The Narrow Door by Paul Lisicky
Vulnerability spills from Paul Lisicky’s memior The Narrow Door. An atmosphere of exposure hovers over work, relationships, and homes and leaves us with the distinct impression that our emotions and motives are being scrutinized, even as the writer exposes his own. And it’s not entirely comfortable. Lisicky summarizes this startling vulnerability while reliving a Tilt-A-Whirl ride on the boardwalk: “We’re not meeting our deaths, oh no. No imaginary confrontation with the angel or monster. I’m just reminded that I have a body that’s capable of being shaken.”
Lisicky’s memoir spans decades, following two main relationships in his life. One, his friendship with fellow writer Denise Gess, dominates the narrative as we are first told she dies of cancer. The rest of the memoir retraces this friendship, which fluctuates in intensity when both writers’ careers force them to separate and, ultimately, rediscover one another. The second relationship, in contrast to Denise’s wild turbulence, is a slowly crumbling romance between Lisicky and the poet M, who admits to seeing someone else after being together for over fifteen years.
The Tilt-A-Whirl with its jerking motions reflects the memoir’s pace. There are moments where his diction mechanically jolts, but those moments are left behind to give way to greater sensations. Lisicky moves his narrative between the years 1983 and 2012 and breaks his memories into small, bright pieces. Among the memories are prayers, poems, and sermons that reveal the fragmentation of human memory, while the writer himself questions it with subtle fury: “Why is my memory so patchy? Why can’t I remember better from those times? It infuriates me. All I have are fragments, bursts of sound and taste and color.”
These fragments save the narrative. When choosing to write in this disjointed manner, Lisicky threatens to leave the reader behind with his tidal wave of emotions and impressions, which chronologically pull backwards and forwards. But the beautiful familiar images in this text kept me grounded, invited me to commiserate and feel his pain and confusion, and the disjointed series of memories forces us to engage with his emotions. In doing so, the memoir reveals both the community and individual struggles of grief, inviting us to understand Lisicky’s turmoil and our own.
In the middle of awaiting the inevitable death of Denise, Lisicky creates disorientation through more than just jumping chronologically. He also describes a seemingly endless series of homes. He has many settings: his parents’ home, his apartment in Manhattan, the home he and M share in Springs, Iowa City, Florida. So much geographical movement makes the reader feel as uprooted as Lisicky over the years. The constant spatial shifts ask the question, what makes a home and how can we hold onto it? Because in the midst of finding a home and settling, Lisicky shows us that homes cannot always be the comfort we want them to be. He ponders how homes change and begin to trap us, showing Denise in her final months in her apartment:
But the apartment couldn’t be a more tranquil space, and as a result Denise seems calmer to me than I’ve ever known her, in spite of the shoulder-length wig she takes off and on and off.
Yet weeks later, Lisicky writes of that ideal space: “And the apartment that had seemed like a tree house just a few days before will seem a little like a punishment, just one more thing that she’d succumbed to.” Homes are constantly lost, changing, and succumbing to emotional impressions, illustrated by the suffocating apartment that Lisicky and M share. This shifting impression of “home” suggests that our safe spaces fluctuate. Once again, we feel vulnerable in even our most intimate and controlled locations, where we thought we had power. Then, Lisicky surrounds these personal spaces with glimpses of large environmental and natural disasters, such as the BP oil spill and volcanic eruptions, which both expands the emotional tension in the novel and impresses on us how small we really are.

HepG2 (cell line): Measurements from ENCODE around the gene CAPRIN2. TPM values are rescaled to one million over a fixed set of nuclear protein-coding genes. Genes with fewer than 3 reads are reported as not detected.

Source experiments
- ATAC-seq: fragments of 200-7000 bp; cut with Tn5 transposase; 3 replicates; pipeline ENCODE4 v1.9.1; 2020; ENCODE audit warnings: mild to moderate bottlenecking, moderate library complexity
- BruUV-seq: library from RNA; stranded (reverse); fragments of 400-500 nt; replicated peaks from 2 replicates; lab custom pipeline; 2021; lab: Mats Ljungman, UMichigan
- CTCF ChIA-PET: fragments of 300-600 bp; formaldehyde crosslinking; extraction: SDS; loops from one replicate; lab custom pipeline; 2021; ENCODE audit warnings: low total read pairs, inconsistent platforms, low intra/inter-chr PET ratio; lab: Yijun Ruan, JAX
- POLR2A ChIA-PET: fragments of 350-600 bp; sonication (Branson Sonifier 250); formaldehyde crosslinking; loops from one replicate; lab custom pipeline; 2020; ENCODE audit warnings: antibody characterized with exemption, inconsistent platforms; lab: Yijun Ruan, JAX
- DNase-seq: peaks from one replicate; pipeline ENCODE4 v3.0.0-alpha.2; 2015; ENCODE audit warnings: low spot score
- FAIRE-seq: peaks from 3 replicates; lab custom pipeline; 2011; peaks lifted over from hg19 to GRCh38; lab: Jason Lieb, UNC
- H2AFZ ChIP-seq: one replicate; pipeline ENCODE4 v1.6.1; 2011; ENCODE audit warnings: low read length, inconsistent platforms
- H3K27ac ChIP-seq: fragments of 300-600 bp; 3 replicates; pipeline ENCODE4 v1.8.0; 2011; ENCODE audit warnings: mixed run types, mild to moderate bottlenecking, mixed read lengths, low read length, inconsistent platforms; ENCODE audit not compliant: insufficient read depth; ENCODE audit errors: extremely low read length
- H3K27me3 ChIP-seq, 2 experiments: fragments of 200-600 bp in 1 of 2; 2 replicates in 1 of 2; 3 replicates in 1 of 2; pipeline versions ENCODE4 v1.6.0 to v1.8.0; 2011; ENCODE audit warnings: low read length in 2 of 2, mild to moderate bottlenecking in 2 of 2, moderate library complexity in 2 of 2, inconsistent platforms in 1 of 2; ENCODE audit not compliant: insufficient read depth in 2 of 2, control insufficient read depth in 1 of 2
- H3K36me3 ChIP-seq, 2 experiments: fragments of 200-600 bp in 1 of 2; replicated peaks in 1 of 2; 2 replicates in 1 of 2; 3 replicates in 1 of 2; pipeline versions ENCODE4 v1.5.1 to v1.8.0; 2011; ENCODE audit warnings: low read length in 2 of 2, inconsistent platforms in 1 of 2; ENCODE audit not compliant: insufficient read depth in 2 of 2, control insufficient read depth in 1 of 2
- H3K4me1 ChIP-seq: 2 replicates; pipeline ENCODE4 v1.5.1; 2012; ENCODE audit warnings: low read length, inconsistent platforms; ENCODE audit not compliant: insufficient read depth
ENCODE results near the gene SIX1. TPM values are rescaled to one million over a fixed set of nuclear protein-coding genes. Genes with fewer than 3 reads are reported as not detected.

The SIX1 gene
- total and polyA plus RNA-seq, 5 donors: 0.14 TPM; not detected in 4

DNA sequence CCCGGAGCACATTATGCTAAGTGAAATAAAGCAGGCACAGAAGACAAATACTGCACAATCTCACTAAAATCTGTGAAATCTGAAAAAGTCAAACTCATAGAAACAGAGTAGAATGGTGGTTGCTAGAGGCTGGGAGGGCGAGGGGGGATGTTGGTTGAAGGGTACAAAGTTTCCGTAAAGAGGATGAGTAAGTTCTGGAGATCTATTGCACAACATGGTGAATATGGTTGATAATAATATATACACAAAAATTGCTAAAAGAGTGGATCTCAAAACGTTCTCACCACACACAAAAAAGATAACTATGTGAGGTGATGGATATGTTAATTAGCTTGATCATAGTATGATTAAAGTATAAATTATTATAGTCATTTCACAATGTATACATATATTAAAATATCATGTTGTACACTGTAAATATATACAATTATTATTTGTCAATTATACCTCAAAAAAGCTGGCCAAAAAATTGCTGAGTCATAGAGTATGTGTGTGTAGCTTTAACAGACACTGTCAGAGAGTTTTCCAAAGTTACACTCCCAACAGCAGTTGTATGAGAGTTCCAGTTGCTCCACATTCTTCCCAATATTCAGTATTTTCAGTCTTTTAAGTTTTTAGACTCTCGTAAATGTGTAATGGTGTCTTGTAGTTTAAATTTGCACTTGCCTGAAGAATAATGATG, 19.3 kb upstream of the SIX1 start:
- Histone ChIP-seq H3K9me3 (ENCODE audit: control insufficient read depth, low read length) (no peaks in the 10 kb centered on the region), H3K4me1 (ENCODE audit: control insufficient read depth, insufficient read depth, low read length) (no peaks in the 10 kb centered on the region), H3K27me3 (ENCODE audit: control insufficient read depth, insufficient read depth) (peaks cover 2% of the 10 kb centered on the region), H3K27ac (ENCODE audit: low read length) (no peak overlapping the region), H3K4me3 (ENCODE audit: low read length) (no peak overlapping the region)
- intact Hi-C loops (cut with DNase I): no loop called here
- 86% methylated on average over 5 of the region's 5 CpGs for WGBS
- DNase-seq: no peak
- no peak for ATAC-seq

And over all of these sensations is Denise, whose strong presence is the backbone of the narrative. The way Lisicky describes and relives memories with her suggests that he both wants to honor this spirit and complicate it. He wants to capture his impressions of Denise in that moment, and, at times, Lisicky’s frustration while trying to do that emerges: “Of course I’ll speak for Denise. But words—what words could I say to make Denise, all the Denises, real to those people in the church?”
His relationship with Denise is full of doubt and wonder, a much more positive and forgiving description than the one he provides for the poet M, which shows a relationship falling apart so slowly that it fades into a void. Lisicky tries to capture the pain of looking back on a relationship and feeling only a sense of inevitability and sorrow:
To learn that your attention is doomed. Unwelcome, better having been put to other uses: helping the poor, working for the environment, for animals. To learn that you are only a pale winter sun, when you once thought you could have made the hillsides green.
By paralleling two relationships, both of which are heading towards an end, Lisicky interweaves painful human experiences into a mixture of vignettes and poetry.
Lisicky’s memoir is a burden, the kind you carry long after you thought you were done with it. Subtitled A Memoir of Friendship, the narrative covers topics that echo in every life. Death, grief, friendship, and frustration cling to the book’s memories and hold a mirror up to the reader in the most uncomfortable way. While it may not always be pleasant to encounter these themes, The Narrow Door drags these concerns out into the light, where their exposure is beautiful and unnerving all at once.
Bailey Kimbell is a recent graduate of the MA program in English at Florida State University